1. Infection--candida. Most cases represent asymptomatic colonization. Treatment should be offered for symptomatic cases. The Pap should be repeated at the usual interval.
2. Infection-Trichomonas. If wet preparation is positive, treat with metronidazole (Flagyl), then continue annual Pap smears.
3. Infection-predominance of coccobacilli consistent with shift in vaginal flora. This finding implies bacterial vaginosis, but it is a non-specific finding. Diagnosis should be confirmed by findings of a homogeneous vaginal discharge, positive amine test, and clue cells on saline suspension.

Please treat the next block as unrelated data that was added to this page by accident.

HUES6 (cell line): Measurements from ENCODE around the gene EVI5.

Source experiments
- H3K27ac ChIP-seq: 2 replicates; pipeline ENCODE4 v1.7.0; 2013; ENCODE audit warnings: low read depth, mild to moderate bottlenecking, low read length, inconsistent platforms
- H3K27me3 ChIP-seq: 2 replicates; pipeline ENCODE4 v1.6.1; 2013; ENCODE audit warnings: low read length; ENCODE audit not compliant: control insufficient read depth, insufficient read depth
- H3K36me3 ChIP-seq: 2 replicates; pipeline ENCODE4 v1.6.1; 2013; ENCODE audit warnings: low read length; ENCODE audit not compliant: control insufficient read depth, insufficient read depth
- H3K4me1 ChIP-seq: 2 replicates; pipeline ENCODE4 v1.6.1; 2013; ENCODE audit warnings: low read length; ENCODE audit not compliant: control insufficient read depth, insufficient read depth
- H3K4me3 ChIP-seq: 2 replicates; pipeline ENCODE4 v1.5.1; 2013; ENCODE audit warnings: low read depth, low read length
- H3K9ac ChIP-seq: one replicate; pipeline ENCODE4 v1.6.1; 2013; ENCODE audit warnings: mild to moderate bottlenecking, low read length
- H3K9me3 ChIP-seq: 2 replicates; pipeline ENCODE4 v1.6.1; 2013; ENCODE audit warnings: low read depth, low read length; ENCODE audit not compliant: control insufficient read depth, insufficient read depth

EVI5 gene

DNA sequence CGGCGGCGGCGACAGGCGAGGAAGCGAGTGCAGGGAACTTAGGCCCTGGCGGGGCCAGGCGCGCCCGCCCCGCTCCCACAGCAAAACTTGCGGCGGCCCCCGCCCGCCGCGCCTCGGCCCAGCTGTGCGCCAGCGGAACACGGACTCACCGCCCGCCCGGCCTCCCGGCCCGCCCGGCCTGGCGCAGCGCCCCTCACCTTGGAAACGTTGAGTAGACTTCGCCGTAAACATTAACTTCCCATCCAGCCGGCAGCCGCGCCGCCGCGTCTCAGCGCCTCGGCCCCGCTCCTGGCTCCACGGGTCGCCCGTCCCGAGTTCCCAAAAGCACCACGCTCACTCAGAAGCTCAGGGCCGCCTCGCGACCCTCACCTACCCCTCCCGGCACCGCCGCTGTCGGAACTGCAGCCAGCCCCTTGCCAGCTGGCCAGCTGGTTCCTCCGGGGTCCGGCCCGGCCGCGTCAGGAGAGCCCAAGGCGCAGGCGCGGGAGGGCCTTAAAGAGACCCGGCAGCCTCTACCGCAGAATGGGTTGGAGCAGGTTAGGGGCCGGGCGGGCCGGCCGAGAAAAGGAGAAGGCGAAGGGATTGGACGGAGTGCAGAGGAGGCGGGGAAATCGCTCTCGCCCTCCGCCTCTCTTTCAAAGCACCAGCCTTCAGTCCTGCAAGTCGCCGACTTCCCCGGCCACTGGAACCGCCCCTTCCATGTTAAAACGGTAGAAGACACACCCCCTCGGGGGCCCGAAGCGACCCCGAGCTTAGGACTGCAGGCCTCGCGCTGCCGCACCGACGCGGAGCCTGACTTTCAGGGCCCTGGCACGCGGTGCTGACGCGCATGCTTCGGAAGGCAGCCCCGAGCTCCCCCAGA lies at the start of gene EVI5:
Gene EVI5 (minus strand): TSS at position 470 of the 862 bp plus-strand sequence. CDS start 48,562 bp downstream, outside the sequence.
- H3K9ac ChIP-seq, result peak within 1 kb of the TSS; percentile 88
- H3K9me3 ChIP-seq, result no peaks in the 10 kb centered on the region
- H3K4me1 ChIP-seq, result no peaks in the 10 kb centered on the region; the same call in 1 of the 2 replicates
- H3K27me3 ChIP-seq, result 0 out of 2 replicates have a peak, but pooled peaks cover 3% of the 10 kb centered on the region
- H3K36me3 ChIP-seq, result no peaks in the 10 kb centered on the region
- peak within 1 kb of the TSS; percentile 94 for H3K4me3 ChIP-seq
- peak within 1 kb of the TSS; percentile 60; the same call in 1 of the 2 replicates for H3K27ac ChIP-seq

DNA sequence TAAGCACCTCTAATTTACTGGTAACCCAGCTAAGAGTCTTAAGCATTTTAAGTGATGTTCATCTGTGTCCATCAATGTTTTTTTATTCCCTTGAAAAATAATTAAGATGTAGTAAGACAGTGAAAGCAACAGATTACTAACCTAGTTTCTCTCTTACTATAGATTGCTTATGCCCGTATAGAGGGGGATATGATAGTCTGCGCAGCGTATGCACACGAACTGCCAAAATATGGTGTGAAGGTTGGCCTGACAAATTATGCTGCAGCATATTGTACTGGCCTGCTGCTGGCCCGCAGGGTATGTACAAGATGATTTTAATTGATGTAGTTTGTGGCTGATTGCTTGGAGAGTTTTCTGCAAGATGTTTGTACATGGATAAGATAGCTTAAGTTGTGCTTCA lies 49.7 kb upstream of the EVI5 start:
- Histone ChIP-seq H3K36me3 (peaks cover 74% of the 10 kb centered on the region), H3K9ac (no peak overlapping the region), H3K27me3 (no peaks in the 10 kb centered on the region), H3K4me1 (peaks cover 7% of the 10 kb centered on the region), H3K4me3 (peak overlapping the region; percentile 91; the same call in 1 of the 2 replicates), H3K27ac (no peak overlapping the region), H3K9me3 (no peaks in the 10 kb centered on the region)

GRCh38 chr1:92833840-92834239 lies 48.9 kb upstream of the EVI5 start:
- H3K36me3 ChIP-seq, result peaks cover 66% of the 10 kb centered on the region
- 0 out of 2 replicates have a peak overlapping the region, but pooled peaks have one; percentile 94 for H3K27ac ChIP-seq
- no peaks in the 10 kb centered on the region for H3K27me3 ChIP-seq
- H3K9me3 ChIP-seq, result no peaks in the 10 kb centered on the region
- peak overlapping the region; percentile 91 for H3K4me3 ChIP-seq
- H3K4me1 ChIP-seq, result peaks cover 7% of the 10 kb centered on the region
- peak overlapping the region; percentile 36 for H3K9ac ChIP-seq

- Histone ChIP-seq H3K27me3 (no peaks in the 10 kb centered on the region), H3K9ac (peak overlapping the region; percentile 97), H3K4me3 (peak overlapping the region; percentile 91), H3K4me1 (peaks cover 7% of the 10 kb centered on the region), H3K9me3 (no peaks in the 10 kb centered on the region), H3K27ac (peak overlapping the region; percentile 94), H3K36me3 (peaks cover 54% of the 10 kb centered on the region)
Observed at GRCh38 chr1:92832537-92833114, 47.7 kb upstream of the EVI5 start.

4. Infection-herpes simplex virus Pap smear has a poor sensitivity, but good specificity, for HSV. Positive smears usually are caused by asymptomatic infection. The patient should be informed of pregnancy risks and the possibility of transmi ssion. Treatment is not necessary, and the Pap should be repeated as for a benign result.
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